Friday, January 29, 2010

Excuses and misdirection

Dylan Reid has a post up on Spacing Wire, arguing that the law doesn't actually say you can't cross a street in the middle of a block. Since I have neither a law degree nor the facilities necessary to research this, I'll take his word for it, but I'll still make an effort to cross at the crosswalk.

Of course, that does not mean I'll feel safe at the crosswalk; I've seen too many cars sail through crosswalks, and, honestly, I have to admit I've gotten distracted and done it myself. The same goes for a multitude of other driving mistakes; they all endanger other road users, particularly pedestrians. The infuriating aspect of a blitz ticketing "jaywalkers" right after collisions with cars killed eleven pedestrians in as many days has less to do with the legalities, and more to do with the way a blitz ticketing pedestrians reinforces the motoring culture of excuses, entitlement, and impunity.

Like everyone in this city, I walk. I also cycle, like most of us, I take transit, and I drive. When eleven pedestrians die in as many days, and the police and the media lay a large part of the blame on the victims, that makes everyone less safe. Pedestrians do not have the same responsibility as motorists do. When I take a two-tonne steel bomb into a public place, I have the responsibility to ensure that I don't kill anyone with it. When I haven't had enough sleep, or I have alcohol, any alcohol or sedating drugs, in my system, that means I let someone else drive. The rest of the time, it means I use all my skills and concentration to make as sure as I possibly can that the convenience I get from driving does not come at the cost of someone else's life. I consider what I do the bare minimum that any responsible person who takes a motorized vehicle on the roads has a duty to do.

When the media promote the line that pedestrians always lose in a collision, presented as a concern for pedestrians rather than a dire responsibility for drivers, we all get a lot less safe. Because even if we didn't have to get out of our steel cages, even if we could live behind our crumple zones and air bags, we know car safety features will not protect us from the recklessness possible with a car. Everyone can lose loses in a crash.

Tuesday, January 26, 2010

This way lies madness...

actually, I think we passed madness a while back. Sanity lies back the way we came. Well back.

Consider just one example. Toronto has a mayoral election this year, and the candidates include one Mr. Rocco Rossi. Mr. Rossi recently gave a speech in which he highlighted his transportation policy. In that speech, Mr Rossi vowed to cancel all the transit city projects he could, and "review" the bike lanes on major "arterial" streets. It would have made sense to ask whether or not this would work. How many streets does Toronto have going through the downtown core that planners have not classed as "arterial"? Given that Toronto already loses three billion dollars' worth of productivity to traffic congestion, what choices for moving people around to we have? Questions such as this have some actual relation to the needs of the city.

In fact, very little of the response to his speech addressed practical questions. The Globe and Mail's headline sums up what they focused on: "Rossi woos centre-right". This way of looking at politics has two things wrong with it. First of all, it detaches politics and political positions from any kind of practical reality. In fact, some policies work and others do not, some proposals make sense and others do not,and we can determine the difference by careful analysis and reference to the facts. Take for example Mr. Rossi's proposal for bicycle lanes; in Toronto, virtually no minor thoroughfares go straight through for any distance, so Mr. Rossi's proposal, as he reportedly made it, simply won't work. Thinking about policy ideas in practical terms keeps us in touch with the realities which policies have to address. Anchoring proposals to the political spectrum, which by definition people disagree about, creates a situation in which policy proposals inhabit an indeterminate world like that of Schroedinger's cat, nether alive nor dead, neither true nor false, neither sensible nor ridiculous. We all get to believe what we want. But the defects in pure partisan analysis go even deeper than this implies, because not only does our policy analysis end up with no relationship to reality, it also ends up with no discernible relationship with any political principle.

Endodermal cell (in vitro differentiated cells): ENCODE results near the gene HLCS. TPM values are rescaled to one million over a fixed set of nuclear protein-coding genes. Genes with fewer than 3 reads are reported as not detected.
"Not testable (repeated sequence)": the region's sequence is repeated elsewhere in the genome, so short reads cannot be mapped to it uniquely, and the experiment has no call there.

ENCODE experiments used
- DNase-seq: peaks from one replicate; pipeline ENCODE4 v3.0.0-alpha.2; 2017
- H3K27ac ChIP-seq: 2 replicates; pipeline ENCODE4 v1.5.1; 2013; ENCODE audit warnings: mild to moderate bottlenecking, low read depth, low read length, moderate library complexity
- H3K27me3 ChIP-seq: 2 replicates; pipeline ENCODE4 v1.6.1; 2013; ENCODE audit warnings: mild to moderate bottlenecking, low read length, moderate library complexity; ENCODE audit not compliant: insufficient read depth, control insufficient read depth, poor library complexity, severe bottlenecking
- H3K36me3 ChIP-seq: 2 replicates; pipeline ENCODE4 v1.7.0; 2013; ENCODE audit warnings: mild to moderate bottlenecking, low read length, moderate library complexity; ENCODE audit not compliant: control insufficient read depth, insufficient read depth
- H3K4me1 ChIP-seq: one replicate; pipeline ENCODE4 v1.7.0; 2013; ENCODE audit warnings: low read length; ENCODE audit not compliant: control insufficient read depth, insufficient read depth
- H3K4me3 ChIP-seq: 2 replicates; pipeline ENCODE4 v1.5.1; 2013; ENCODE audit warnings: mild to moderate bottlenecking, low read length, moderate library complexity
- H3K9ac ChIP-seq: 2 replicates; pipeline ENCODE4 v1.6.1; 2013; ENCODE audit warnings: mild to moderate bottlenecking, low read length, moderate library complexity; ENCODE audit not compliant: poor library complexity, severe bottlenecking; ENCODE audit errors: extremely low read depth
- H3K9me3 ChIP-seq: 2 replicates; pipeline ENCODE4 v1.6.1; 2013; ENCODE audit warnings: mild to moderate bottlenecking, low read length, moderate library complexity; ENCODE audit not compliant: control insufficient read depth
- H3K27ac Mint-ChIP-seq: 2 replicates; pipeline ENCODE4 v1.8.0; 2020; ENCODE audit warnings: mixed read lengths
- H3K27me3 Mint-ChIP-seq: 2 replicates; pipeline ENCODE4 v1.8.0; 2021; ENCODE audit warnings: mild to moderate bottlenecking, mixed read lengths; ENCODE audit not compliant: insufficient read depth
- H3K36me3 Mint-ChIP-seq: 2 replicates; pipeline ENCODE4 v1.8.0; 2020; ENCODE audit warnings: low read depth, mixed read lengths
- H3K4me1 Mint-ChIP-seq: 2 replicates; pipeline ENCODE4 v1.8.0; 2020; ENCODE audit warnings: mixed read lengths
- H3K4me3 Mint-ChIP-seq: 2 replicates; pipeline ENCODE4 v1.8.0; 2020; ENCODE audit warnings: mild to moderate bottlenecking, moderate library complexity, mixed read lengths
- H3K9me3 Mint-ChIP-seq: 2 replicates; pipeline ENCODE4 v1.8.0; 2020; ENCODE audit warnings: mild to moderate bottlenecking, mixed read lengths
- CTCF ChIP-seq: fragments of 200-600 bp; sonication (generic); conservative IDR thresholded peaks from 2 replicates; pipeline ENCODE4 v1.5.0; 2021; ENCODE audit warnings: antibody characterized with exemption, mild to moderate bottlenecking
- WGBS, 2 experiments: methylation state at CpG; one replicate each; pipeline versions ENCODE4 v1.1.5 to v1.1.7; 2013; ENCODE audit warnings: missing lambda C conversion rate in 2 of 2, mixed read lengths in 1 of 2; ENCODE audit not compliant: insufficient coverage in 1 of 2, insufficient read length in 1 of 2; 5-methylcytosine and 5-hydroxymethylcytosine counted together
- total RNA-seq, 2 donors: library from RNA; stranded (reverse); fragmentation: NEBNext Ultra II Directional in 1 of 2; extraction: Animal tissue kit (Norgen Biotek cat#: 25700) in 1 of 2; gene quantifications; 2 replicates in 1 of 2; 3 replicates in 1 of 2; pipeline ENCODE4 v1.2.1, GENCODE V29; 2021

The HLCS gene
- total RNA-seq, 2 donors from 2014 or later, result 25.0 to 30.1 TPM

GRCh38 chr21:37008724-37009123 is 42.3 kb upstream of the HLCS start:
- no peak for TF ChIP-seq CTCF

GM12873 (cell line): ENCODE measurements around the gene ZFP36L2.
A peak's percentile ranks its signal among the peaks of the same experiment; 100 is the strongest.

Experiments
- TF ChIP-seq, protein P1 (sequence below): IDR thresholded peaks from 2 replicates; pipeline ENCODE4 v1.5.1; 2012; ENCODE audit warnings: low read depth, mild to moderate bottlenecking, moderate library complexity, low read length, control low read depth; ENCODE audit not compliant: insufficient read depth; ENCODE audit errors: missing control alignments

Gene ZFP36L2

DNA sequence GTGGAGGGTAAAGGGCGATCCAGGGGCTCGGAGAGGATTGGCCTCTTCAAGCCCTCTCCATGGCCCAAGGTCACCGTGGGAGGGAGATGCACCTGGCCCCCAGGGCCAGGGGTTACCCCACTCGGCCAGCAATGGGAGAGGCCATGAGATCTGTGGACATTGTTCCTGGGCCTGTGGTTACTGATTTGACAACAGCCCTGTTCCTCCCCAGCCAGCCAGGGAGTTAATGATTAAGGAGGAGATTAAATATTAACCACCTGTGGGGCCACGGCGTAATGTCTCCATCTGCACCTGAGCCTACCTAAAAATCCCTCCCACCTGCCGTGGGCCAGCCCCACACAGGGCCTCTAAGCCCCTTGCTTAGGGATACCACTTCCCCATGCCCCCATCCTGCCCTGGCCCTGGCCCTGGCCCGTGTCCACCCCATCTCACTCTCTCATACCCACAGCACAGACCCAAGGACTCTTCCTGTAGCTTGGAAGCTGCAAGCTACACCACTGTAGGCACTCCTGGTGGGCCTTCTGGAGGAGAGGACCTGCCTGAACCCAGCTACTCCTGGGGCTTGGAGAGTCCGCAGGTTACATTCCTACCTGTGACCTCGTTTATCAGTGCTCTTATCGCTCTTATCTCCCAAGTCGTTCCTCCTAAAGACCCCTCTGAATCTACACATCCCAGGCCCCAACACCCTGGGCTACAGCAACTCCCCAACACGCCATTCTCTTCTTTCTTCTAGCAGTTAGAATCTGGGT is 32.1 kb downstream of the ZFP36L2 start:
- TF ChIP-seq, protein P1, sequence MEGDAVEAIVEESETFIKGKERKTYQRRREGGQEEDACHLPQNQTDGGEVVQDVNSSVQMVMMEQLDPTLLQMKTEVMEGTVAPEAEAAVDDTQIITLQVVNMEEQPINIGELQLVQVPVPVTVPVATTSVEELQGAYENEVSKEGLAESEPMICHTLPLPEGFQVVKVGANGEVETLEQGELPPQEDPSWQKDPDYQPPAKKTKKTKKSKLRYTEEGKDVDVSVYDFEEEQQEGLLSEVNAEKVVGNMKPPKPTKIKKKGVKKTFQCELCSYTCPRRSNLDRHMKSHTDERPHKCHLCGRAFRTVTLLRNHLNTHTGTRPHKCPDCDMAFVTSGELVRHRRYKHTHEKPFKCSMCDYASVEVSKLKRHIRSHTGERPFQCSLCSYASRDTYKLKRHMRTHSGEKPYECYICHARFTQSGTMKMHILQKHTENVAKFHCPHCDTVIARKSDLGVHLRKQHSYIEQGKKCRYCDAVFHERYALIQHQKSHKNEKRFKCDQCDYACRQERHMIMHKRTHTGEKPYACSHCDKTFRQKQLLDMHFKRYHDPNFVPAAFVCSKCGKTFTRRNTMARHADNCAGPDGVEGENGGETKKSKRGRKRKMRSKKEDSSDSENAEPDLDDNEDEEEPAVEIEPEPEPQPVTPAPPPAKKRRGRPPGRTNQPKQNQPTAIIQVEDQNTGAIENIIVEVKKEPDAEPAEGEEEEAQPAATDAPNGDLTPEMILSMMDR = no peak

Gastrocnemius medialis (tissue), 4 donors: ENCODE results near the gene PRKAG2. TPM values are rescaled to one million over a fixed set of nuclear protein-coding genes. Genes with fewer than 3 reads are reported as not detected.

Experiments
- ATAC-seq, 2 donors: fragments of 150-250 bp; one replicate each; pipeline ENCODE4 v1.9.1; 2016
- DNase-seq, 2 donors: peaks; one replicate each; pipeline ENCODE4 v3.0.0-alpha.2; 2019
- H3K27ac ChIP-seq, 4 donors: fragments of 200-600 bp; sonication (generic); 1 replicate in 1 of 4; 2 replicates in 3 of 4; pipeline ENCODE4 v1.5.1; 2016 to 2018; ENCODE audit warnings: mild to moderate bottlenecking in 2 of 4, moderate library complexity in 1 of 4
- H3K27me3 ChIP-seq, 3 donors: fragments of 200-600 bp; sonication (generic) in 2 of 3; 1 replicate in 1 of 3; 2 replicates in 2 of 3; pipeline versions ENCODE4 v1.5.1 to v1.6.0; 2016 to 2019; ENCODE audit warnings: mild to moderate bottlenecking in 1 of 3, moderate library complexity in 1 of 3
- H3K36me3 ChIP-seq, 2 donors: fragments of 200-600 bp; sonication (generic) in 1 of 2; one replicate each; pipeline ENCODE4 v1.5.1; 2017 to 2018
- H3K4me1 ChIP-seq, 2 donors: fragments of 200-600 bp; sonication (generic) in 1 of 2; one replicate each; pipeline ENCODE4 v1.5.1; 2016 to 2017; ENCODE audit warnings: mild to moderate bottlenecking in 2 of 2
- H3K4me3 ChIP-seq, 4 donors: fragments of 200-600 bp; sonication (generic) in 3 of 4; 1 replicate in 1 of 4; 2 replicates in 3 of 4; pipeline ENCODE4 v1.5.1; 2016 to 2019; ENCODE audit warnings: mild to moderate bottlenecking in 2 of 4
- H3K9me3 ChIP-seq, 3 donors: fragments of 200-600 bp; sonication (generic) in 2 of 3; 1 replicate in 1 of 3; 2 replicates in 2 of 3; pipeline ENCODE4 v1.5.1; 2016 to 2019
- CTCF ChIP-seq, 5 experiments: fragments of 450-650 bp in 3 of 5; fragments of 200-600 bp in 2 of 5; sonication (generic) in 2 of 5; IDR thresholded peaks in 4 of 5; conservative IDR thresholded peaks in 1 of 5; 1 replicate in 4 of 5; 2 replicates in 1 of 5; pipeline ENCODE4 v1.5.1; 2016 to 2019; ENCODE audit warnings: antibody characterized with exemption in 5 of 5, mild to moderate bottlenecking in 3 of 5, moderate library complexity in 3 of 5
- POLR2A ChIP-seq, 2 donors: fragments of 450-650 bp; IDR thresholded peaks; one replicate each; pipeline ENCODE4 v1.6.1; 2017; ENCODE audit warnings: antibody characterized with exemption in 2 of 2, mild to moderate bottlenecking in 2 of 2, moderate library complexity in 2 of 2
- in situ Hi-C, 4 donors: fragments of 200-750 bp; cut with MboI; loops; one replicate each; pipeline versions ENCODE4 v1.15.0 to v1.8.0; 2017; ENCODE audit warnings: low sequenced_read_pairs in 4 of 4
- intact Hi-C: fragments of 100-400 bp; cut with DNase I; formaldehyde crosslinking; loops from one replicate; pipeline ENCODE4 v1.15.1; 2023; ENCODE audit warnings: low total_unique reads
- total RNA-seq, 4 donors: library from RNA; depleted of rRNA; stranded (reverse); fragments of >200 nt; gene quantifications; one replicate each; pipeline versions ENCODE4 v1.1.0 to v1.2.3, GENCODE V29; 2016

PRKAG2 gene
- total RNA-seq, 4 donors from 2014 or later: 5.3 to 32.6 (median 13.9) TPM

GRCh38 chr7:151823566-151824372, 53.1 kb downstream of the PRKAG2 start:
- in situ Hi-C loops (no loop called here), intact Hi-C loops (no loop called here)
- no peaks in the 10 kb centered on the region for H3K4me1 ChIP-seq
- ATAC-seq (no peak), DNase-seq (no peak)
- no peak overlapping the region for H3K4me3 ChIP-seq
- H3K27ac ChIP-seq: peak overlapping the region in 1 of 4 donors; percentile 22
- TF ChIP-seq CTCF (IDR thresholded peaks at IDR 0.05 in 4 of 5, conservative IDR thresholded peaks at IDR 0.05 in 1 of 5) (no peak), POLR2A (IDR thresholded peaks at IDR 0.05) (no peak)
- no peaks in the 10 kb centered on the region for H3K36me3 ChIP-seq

Twenty years ago, two colleagues introduced me to the idea of advocating for cycling and cyclists' rights; that cyclists did not and do not have to accept a road hierarchy in which we come well below cars and trucks. They also thought of Preston Manning and the Reform Party as a bit too liberal. Nobody then associated bicycle activism with either the left or the right. As a position, you accepted or rejected it on its own merits, and it had nothing to do with balanced budgets, or social morality, or anything but practical transportation. Some time in the last two decades, someone decided that bicycle advocacy belonged on the 'left'. And despite the overwhelming evidence that people from all over the political spectrum ride bicycles and advocate for cyclists' rights, we too often just accept that fatuous, nonsensical classification.

Accepting a prix fixe ideological menu, in which we get to pick a single point (left, centre, right) and have all our ideas and opinions instantly decided for us may save some mental effort, but that saved effort inevitably comes at the expense of a sane world view. In the end, if people vote for Mr. Rossi, not because they agree with his position on bicycles on the merits, but because they see it as "centre right", they will have thrown away one of their most precious rights: the right to cast an informed ballot.